UK Housing

The Royal Institution of Chartered Surveyors revealed that London house prices have fallen for the first time since 2011, marking the end to 10 consecutive years of increases.

Overall, the Rics' national balance dipped to +30 for September, from +39 in August.

While Rics does not give an average property price estimate in its data, it said that London house prices have risen by more than twice the amount of increases seen across the rest of Britain.

But it said in a statement that "fading price momentum is more than just a London story."

The Bank of England capped mortgage lending as of 1 October.

Banks will only be able to comprise 15% of their net new mortgage lending out of loans worth 4.5 times or more the applicant's income.

Meanwhile, the Financial Conduct Authority has forced lenders to conduct stricter affordability tests on potential borrowers, to ensure they can make repayments in a number of different scenarios, such as materially higher interest rates.

"Part of this is down to the Bank of England becoming more vocal about the risks, part of this is down to affordability, part of this is down to the new mortgage rules and part of this is down to expectations of higher interest rates," said Rics chief economist Simon Rubinsohn, adding that the slowdown in the housing market was "a healthy development".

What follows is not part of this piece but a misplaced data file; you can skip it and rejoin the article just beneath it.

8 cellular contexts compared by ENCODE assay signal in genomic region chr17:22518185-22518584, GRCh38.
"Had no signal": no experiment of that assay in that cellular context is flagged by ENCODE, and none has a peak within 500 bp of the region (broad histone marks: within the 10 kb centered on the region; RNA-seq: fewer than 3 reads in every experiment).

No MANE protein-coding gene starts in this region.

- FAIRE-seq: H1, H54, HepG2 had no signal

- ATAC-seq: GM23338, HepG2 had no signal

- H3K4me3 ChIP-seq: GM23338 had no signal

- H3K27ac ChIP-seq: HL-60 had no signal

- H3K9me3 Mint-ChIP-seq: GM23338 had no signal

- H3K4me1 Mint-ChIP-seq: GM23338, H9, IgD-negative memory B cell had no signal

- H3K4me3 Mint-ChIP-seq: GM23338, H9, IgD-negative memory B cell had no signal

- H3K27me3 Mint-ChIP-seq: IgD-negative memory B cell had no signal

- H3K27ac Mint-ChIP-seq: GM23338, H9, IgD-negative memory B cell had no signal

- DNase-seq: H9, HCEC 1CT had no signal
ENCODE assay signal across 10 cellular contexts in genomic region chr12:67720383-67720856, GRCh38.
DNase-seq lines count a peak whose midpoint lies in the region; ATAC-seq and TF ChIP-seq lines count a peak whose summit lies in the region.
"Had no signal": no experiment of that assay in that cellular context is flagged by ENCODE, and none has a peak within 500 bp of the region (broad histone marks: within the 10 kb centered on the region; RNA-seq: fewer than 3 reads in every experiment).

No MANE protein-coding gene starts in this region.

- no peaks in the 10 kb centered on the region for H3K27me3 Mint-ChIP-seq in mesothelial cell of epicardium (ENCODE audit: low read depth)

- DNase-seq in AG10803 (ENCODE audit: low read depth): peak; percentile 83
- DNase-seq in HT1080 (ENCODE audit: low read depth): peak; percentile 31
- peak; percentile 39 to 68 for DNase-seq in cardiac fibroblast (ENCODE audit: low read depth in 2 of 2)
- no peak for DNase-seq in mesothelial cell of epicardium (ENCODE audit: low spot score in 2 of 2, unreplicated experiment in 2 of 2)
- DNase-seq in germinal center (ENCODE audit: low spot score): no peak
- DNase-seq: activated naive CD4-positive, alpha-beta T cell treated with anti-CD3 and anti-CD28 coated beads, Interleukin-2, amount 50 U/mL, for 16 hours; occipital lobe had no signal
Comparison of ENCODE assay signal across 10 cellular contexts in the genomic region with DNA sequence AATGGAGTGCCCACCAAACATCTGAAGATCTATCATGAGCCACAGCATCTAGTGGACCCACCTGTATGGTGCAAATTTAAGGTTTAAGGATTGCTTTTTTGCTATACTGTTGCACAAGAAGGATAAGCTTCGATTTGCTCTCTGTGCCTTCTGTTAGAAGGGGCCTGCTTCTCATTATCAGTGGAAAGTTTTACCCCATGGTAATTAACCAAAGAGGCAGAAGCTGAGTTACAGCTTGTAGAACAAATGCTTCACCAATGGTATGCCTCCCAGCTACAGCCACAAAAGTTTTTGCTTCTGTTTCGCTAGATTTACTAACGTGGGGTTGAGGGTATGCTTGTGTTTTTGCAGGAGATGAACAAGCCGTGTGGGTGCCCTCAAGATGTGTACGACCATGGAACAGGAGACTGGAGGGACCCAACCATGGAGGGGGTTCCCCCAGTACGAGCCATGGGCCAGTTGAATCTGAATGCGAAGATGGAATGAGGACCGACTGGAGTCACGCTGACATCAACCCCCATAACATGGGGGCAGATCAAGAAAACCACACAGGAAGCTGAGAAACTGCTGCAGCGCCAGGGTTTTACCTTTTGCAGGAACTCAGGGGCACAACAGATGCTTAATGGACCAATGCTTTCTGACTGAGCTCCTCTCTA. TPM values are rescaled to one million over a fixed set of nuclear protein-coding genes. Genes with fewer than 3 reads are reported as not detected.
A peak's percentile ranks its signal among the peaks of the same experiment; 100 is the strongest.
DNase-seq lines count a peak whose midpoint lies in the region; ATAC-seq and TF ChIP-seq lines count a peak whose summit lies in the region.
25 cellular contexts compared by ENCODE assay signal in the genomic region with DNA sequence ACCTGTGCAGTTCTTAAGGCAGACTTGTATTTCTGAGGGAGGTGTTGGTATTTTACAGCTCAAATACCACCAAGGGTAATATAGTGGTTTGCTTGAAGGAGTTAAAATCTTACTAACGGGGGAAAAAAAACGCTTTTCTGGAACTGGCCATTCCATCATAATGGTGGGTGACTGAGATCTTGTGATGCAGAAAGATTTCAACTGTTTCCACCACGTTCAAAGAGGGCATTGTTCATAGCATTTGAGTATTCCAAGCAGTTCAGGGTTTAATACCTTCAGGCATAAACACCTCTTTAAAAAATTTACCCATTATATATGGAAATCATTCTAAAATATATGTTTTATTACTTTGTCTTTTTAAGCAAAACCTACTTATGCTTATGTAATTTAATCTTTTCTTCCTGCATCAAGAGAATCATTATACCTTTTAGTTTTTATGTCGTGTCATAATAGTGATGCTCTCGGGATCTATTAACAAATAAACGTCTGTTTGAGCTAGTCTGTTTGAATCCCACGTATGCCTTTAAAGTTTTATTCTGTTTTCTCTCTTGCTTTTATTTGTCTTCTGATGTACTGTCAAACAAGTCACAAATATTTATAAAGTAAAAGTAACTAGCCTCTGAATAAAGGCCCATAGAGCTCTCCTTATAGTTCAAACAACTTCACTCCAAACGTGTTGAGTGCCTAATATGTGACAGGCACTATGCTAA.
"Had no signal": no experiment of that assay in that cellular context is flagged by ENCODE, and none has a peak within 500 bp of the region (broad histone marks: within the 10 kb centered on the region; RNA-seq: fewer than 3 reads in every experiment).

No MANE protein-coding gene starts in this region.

The Centre for Economics and Business Research (CEBR) warned that property prices will fall further in 2015 after a range of mortgage borrowing restrictions and tighter lending assessments will mean less buyers on the market.

The average price of a UK home hit £272,000 (€348,803, $440,455) in July 2014, a leap of 11.7% over the year, according to the Office for National Statistics (ONS).

However, Nationwide data showed UK property prices dipped for the first time in 16 months while BoE data showed a fall in mortgage approvals.

Halifax is the only body to report an increase in prices in September.

Rics reitterated that its members did not expect this soarjng house prices to continue and any increases over the next year would be more modest.

It forecasts only a 1% rise in London prices and 2% across the rest of the UK.